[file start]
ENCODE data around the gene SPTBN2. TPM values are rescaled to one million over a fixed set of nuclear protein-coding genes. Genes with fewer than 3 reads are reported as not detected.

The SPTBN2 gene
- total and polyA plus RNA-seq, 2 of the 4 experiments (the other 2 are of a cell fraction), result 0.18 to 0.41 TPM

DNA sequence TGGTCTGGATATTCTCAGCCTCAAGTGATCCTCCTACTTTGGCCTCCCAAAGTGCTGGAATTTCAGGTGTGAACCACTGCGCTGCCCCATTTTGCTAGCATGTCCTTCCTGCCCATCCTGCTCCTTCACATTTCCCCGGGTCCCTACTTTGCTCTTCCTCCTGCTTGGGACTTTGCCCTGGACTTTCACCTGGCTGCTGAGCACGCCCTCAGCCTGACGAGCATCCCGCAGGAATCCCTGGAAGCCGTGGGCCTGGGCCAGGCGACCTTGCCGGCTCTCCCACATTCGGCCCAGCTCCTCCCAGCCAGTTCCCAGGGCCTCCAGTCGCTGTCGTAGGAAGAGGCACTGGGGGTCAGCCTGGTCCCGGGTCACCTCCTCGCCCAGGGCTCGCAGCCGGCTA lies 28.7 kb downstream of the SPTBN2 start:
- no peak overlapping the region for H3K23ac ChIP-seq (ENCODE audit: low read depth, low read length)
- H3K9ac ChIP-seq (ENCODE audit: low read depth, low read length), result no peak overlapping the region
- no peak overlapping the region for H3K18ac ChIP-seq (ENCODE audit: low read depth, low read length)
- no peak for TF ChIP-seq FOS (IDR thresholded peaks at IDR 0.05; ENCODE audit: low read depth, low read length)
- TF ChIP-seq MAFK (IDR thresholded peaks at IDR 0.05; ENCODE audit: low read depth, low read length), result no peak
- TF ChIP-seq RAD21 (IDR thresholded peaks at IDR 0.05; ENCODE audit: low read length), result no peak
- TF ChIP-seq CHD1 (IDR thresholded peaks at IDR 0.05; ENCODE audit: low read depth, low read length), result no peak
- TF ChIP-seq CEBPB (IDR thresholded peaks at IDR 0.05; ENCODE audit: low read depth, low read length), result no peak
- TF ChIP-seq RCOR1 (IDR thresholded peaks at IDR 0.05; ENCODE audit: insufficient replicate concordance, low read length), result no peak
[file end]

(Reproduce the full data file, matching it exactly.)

ENCODE data around the gene SPTBN2. TPM values are rescaled to one million over a fixed set of nuclear protein-coding genes. Genes with fewer than 3 reads are reported as not detected.

The SPTBN2 gene
- total and polyA plus RNA-seq, 2 of the 4 experiments (the other 2 are of a cell fraction), result 0.18 to 0.41 TPM

DNA sequence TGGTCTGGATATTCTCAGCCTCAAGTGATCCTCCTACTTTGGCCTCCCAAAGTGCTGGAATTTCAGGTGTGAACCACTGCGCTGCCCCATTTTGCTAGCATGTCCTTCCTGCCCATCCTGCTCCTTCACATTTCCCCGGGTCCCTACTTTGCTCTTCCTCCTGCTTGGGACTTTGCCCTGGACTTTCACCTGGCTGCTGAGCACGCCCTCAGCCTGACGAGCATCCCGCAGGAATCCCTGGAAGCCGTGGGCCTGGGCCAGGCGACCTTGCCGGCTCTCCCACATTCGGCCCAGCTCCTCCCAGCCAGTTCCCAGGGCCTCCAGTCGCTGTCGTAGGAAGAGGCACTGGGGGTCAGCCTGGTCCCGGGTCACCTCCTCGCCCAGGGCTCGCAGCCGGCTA lies 28.7 kb downstream of the SPTBN2 start:
- no peak overlapping the region for H3K23ac ChIP-seq (ENCODE audit: low read depth, low read length)
- H3K9ac ChIP-seq (ENCODE audit: low read depth, low read length), result no peak overlapping the region
- no peak overlapping the region for H3K18ac ChIP-seq (ENCODE audit: low read depth, low read length)
- no peak for TF ChIP-seq FOS (IDR thresholded peaks at IDR 0.05; ENCODE audit: low read depth, low read length)
- TF ChIP-seq MAFK (IDR thresholded peaks at IDR 0.05; ENCODE audit: low read depth, low read length), result no peak
- TF ChIP-seq RAD21 (IDR thresholded peaks at IDR 0.05; ENCODE audit: low read length), result no peak
- TF ChIP-seq CHD1 (IDR thresholded peaks at IDR 0.05; ENCODE audit: low read depth, low read length), result no peak
- TF ChIP-seq CEBPB (IDR thresholded peaks at IDR 0.05; ENCODE audit: low read depth, low read length), result no peak
- TF ChIP-seq RCOR1 (IDR thresholded peaks at IDR 0.05; ENCODE audit: insufficient replicate concordance, low read length), result no peak